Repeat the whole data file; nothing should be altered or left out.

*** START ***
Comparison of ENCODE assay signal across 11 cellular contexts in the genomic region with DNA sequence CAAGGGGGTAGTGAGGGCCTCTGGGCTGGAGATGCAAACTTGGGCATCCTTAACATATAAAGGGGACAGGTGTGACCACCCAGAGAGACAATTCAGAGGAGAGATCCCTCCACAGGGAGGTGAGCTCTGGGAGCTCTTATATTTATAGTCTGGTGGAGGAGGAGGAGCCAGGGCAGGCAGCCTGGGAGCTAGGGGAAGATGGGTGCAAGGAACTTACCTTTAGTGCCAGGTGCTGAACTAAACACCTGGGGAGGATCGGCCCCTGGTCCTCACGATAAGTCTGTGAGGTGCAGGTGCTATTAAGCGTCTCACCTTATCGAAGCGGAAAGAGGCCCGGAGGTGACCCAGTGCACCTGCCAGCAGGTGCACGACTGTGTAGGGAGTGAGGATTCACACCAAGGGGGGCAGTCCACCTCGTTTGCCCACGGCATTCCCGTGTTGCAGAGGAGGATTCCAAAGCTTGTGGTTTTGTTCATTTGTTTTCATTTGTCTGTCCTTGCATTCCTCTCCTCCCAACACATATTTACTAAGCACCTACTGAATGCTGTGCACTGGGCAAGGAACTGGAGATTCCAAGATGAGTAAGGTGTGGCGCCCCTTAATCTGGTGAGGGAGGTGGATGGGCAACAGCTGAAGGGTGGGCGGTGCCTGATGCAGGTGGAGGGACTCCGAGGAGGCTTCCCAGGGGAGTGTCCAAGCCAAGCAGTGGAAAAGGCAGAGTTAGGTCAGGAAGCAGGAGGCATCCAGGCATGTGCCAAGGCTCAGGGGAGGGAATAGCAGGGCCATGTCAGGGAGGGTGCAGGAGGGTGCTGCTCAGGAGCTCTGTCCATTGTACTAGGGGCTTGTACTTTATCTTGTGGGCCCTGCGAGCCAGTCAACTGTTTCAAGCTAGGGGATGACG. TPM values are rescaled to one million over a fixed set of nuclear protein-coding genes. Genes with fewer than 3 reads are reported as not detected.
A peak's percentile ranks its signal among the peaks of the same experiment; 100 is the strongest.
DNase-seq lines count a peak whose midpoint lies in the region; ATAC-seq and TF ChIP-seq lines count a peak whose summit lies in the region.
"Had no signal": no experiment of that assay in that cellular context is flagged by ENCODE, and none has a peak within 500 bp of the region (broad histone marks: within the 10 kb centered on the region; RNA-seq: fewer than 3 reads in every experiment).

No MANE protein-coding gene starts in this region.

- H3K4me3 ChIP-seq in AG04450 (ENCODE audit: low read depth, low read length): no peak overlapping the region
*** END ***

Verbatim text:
Comparison of ENCODE assay signal across 11 cellular contexts in the genomic region with DNA sequence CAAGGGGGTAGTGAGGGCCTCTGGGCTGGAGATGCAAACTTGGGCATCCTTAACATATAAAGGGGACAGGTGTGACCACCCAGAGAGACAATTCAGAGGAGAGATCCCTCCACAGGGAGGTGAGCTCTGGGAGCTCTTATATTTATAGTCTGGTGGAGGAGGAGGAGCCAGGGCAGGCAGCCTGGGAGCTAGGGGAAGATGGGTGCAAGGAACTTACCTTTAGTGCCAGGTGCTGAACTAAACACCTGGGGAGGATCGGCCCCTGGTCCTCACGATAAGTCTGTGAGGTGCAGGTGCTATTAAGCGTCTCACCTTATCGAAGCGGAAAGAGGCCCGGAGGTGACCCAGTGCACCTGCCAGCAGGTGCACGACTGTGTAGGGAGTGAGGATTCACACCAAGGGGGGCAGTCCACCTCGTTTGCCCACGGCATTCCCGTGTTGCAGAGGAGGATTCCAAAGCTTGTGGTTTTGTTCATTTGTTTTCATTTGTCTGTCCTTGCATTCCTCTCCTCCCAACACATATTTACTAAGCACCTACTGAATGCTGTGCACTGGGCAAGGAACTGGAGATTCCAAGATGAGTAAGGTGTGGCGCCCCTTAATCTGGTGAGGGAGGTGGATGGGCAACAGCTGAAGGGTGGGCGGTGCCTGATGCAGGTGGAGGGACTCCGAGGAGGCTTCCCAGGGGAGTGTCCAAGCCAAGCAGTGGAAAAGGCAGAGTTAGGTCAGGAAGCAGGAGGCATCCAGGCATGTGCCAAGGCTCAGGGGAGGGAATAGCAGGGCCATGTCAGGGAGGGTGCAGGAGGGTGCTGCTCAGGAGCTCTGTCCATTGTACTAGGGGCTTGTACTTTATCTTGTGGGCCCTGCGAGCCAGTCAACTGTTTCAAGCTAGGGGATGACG. TPM values are rescaled to one million over a fixed set of nuclear protein-coding genes. Genes with fewer than 3 reads are reported as not detected.
A peak's percentile ranks its signal among the peaks of the same experiment; 100 is the strongest.
DNase-seq lines count a peak whose midpoint lies in the region; ATAC-seq and TF ChIP-seq lines count a peak whose summit lies in the region.
"Had no signal": no experiment of that assay in that cellular context is flagged by ENCODE, and none has a peak within 500 bp of the region (broad histone marks: within the 10 kb centered on the region; RNA-seq: fewer than 3 reads in every experiment).

No MANE protein-coding gene starts in this region.

- H3K4me3 ChIP-seq in AG04450 (ENCODE audit: low read depth, low read length): no peak overlapping the region